Anyone who follows Cleveland Browns football knows snap judgments are hard to ignore after Week 1. This is especially the case when there’s a new regime running the show. Doubly so when said new regime loads the roster with tons of young and raw players.
I just felt the need to open this piece with that admission. Overreactions happen, and sometimes some of the things we’re upset about end up correcting themselves instead of being as bad as they looked in Week 1. Such is life in the NFL.
With all of this said, with all of the “it’s just one game” shtick out there, it’s time to point out some major question marks hovering over Cleveland’s new front office. Despite the fact we’re only one week into the new bosses’ tenure, their decision-making is already under the microscope in a big way.
Let’s get the obvious one out of the way first – passing on quarterback Carson Wentz.
I’m not here to anoint the Philadelphia Eagles rookie as a future Hall of Famer after just one great game against a miserable Browns defense. Based on how Cleveland performed yesterday, you or I could’ve thrown for over 200 yards.
That said, Cleveland has insisted Wentz wasn’t a good fit for the team, with chief strategy officer Paul DePodesta claiming they didn’t feel he was a top 20 QB. If the Philly quarterback has more games like what we saw yesterday, those words are going to haunt DePodesta for quite some time.
Yes, Cleveland has needed a franchise quarterback since 1999, so if there’s any doubt surrounding a potential pick who could fill that role, I get the idea of passing. The Browns have made enough risky picks at that position, the latest of which is probably being dragged out of a club at the moment.
At the same time, Wentz got his career off to a great start yesterday, much better than any of the previous attempts the Browns made at starting quarterback. It certainly makes you question Cleveland’s evaluation of him.
The front office has also spent significant time selling the idea Robert Griffin III could actually be the team’s QB of the future. Based on yesterday, this, too, looks like quite a whiff.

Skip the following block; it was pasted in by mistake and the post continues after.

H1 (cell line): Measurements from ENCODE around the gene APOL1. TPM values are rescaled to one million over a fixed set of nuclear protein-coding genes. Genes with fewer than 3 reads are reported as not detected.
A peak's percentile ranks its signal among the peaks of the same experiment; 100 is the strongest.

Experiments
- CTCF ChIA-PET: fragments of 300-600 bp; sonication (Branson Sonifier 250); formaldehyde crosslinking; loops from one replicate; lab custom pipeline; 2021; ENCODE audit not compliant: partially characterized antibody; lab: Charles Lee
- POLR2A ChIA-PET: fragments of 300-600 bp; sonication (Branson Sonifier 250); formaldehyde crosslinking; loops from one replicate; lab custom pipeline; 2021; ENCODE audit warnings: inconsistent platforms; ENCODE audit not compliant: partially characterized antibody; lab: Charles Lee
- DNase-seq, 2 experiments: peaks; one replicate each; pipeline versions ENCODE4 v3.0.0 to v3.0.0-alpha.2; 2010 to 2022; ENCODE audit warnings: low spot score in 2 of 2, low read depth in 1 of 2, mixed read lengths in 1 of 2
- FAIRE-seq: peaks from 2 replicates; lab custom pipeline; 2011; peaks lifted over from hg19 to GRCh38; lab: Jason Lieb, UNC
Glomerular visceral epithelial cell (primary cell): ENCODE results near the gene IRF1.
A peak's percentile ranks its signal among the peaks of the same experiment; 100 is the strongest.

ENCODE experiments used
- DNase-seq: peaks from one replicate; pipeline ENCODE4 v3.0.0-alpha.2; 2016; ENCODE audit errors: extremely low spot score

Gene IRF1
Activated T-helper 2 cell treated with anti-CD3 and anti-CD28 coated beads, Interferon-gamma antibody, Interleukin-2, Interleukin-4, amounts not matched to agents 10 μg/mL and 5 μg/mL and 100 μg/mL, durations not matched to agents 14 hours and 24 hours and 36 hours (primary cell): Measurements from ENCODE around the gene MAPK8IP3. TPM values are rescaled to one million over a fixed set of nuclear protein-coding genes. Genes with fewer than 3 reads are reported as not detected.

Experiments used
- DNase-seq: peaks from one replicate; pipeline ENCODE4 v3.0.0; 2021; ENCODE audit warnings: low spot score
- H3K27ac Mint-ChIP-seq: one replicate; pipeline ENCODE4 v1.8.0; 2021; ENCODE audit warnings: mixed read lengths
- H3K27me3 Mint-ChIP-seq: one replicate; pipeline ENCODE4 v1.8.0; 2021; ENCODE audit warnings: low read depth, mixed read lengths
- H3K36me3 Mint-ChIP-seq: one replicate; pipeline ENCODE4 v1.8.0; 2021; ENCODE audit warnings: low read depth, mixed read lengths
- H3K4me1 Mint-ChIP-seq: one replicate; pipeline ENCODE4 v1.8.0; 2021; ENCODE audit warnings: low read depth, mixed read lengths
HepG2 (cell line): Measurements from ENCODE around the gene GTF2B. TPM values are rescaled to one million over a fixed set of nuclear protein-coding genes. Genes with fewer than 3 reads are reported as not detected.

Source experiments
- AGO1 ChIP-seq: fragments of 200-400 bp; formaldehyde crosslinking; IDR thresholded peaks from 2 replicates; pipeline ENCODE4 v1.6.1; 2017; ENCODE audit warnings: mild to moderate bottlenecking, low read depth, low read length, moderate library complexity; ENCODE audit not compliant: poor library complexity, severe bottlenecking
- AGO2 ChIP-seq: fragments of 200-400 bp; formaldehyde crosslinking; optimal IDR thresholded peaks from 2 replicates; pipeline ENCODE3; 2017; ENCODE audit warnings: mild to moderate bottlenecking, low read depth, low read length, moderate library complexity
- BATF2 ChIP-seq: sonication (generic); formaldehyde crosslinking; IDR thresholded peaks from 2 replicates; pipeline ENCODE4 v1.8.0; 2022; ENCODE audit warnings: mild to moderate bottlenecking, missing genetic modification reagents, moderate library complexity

Griffin had his moments, but certainly doesn’t look like a player you can hitch your offense to. Not yet, at least. His accuracy was off, he couldn’t sustain drives and frankly just didn’t inspire anyone to think he’s anything more than another stopgap.
Now, with word that he’s officially out for eight weeks at least, it’s tough to see even that coming to fruition.
Who he would’ve actually been a stopgap for leads to another issue with the Browns’ decision-making.
Outside of passing on Wentz at the draft, Cleveland also didn’t seem interested in taking Mississippi State rookie Dak Prescott. While he didn’t have as impressive a start as Wentz, he certainly showed plenty of potential in his Dallas Cowboys debut.
The Browns didn’t take Prescott because they grabbed Cody Kessler one round earlier. The same Kessler who many thought was drafted way too high. The same Kessler who, based on preseason performance, doesn’t look like he’d even be ready to start next year.
But, hey, coach Hue Jackson said we had to trust him on that pick. Just like we’re supposed to trust the front office on its evaluation of Wentz and why he was passed over. And the claim Griffin could’ve been a legit answer for the Browns at quarterback.
As you can see, though there’s only one week of evidence, how can you ignore how quickly Cleveland’s decision-making appears to have backfired? Wentz was supposed to look shoddy, Griffin was supposed to give fans confidence and be healthy enough to at least last a full season. Neither situation even remotely took place.
Again, this is a full-scale rebuild and patience is going to be 100% essential. We’ll need to try and resist the desire to overreact, no matter how difficult said task is going to be.
With that said, the rebuild can only be successful if the right players are picked. We’re just one week into the 2016 season, and it sure looks like the Browns have already made sizable mistakes in both the guys they selected and the ones they passed up.